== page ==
Keib and colleagues examined the influence of images and emotions on social media news viewing and sharing behaviour. Images, like photographs or illustrations, are a common fixture in new stories because they capture people’s attentions and provide information in a quick and accessible way. The same applies for social media news posts. Since pictures act as a preview for the story in these posts, they frame people’s perceptions of the story even before they actually read it.

The researchers presented participants with mock news posts in their preferred social media platform (Facebook or Twitter) on a wide variety of topics ranging from politics to entertainment. The posts either had a positive image, negative image, or no image. The participants had their visual attention monitored using an eye tracker and completed a survey after seeing each post. The survey asked about participants’ intentions to read the full story or share the post, their emotional response to the image, and their level of emotional arousal. Emotional arousal refers to the stimulation or excitement people experience from emotions regardless of it being positive or negative, and can be characterized as ranging from calm to exciting.

The results highlight the value of including images in social media posts. The presence of images was strongly associated to greater visual attention and emotional arousal. The positive images led to greater intention to read the full story or share the post with their social circle. These findings are in line with research showing that more positive news articles are actually more likely to be shared. Since sharing behaviour is public, people may be more inclined to share social media posts with positive images to enhance other’s perceptions of them.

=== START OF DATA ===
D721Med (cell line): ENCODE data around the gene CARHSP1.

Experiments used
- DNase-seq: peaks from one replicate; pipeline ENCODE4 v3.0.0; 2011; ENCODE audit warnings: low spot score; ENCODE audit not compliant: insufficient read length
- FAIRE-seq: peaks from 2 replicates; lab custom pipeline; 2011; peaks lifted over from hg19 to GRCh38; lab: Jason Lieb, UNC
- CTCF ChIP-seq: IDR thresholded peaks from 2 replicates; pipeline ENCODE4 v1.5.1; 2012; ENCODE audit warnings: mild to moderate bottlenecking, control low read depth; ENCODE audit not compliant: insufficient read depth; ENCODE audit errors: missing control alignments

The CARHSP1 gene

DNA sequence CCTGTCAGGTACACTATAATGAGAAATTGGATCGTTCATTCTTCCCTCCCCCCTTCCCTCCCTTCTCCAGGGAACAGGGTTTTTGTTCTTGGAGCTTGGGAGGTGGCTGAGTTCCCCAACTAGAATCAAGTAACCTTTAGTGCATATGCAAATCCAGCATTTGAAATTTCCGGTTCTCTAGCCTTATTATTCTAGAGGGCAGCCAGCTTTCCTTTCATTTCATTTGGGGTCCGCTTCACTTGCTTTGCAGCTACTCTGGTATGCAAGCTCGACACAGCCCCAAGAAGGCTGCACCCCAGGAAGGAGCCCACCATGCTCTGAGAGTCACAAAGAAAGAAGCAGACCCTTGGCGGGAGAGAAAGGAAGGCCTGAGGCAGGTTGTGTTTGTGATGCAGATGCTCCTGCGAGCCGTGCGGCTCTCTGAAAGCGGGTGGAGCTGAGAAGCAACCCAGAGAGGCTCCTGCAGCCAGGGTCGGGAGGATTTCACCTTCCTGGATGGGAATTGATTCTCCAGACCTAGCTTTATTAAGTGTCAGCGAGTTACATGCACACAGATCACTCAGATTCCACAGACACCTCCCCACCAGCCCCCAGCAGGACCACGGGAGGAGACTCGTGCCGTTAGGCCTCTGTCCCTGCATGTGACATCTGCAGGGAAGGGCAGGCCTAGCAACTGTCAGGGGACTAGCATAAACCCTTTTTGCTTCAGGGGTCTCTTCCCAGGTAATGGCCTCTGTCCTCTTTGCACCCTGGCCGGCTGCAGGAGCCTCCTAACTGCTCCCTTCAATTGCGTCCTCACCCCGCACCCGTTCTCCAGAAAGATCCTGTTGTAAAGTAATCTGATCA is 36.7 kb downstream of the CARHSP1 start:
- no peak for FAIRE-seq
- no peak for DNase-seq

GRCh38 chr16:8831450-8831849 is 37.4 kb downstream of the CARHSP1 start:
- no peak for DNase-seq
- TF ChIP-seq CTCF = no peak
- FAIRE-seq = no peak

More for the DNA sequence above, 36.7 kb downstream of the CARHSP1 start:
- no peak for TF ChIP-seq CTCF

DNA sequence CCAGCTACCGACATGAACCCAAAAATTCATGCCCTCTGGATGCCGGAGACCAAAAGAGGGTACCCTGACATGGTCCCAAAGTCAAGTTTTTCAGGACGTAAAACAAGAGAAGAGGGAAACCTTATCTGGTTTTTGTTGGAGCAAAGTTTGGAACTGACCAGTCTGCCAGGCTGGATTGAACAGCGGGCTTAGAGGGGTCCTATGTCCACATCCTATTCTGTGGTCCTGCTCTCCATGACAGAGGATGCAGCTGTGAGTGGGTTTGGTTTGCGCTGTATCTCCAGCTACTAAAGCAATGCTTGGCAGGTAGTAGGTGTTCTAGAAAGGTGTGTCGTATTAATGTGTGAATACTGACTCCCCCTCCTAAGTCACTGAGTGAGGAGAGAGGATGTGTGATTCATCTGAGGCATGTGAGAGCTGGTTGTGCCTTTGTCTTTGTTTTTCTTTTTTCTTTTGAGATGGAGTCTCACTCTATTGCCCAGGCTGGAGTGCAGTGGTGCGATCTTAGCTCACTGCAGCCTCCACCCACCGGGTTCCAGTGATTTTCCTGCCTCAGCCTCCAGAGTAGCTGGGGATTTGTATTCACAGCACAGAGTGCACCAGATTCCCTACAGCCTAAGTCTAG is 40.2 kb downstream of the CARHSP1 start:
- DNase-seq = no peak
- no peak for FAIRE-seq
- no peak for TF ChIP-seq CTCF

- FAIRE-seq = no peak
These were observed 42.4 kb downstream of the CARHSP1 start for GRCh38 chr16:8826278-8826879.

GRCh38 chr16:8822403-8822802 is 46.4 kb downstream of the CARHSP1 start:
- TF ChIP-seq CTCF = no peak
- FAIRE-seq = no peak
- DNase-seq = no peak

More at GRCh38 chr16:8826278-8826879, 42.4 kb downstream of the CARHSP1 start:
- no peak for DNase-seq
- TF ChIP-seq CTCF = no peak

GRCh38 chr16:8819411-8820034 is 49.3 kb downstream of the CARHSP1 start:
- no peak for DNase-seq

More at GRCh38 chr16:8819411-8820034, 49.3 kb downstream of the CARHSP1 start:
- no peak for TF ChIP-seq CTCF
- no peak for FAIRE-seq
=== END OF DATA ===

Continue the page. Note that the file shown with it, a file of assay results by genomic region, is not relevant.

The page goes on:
Emotions are complex and this study only compared positive and negative emotions in a broad sense. It is important to recognize that specific emotions may have different influences on sharing behaviour. For example, anger or outrage can still be strong motivators for sharing. The findings of this study underscore the importance of examining how people respond emotionally to images used in social media news posts. Through careful testing and selection, images can lead to greater reach and engagement. Generally, new sources may be better served used positive images as long as they appropriately reflect and frame the news story.

Citation

Keib, K., Espina, C., Lee, Y. I., Wojdynski, B. W., Choi, D., & Bang, H. (2018). Picture this: The influence of emotionally valenced images, on attention, selection, and sharing of social media news. Media Psychology, 21(2), 202-221.https://doi.org/10.1080/15213269.2017.1378108

Share this:

Heidy Modarelli handles Growth & Marketing for IPR. She has previously written for Entrepreneur, TechCrunch, The Next Web, and VentureBeat.
Follow on Twitter

Leave a Reply

Your email address will not be published. Required fields are marked *